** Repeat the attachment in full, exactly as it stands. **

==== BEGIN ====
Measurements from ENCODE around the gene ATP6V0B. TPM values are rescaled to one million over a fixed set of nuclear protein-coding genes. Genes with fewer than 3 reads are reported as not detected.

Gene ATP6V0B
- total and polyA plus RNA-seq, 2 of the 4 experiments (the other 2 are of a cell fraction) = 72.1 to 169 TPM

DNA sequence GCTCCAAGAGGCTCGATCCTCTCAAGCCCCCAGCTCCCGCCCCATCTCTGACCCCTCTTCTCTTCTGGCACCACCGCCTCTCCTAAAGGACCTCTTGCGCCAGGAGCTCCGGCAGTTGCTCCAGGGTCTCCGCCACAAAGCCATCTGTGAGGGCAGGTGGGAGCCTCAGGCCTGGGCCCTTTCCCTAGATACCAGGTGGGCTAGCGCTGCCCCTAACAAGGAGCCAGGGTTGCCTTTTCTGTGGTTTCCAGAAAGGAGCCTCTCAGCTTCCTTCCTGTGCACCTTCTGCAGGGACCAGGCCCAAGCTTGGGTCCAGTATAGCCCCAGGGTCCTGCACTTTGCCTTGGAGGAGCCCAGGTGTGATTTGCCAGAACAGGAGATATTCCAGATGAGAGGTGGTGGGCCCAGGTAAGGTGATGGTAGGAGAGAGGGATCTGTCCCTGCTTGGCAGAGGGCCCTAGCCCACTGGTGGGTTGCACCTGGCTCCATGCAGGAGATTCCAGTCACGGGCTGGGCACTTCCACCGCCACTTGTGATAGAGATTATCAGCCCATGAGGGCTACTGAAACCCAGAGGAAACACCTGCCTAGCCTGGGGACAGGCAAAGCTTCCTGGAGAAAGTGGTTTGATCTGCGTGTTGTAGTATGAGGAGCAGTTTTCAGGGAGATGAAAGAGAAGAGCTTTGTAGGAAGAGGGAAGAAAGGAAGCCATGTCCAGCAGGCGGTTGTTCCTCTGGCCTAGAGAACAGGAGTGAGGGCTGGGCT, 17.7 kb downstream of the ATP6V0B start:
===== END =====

Measurements from ENCODE around the gene ATP6V0B. TPM values are rescaled to one million over a fixed set of nuclear protein-coding genes. Genes with fewer than 3 reads are reported as not detected.

Gene ATP6V0B
- total and polyA plus RNA-seq, 2 of the 4 experiments (the other 2 are of a cell fraction) = 72.1 to 169 TPM

DNA sequence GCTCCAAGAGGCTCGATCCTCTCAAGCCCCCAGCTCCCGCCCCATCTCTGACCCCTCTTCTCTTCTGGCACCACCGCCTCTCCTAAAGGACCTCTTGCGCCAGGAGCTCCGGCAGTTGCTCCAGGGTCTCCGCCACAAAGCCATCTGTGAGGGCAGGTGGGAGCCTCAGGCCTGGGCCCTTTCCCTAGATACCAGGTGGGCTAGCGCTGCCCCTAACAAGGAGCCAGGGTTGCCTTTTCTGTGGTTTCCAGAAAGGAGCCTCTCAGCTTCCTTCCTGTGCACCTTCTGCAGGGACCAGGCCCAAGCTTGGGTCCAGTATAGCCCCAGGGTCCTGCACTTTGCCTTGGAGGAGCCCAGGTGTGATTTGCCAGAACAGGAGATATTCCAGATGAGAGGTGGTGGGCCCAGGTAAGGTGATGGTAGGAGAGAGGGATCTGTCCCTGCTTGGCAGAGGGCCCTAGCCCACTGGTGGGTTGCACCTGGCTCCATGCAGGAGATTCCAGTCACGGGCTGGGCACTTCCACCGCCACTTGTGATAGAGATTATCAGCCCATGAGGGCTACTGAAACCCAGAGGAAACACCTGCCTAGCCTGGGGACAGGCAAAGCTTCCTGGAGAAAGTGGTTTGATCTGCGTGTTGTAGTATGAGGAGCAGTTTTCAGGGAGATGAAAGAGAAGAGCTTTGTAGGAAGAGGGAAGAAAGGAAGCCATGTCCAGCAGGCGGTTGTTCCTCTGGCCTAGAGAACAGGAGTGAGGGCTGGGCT, 17.7 kb downstream of the ATP6V0B start: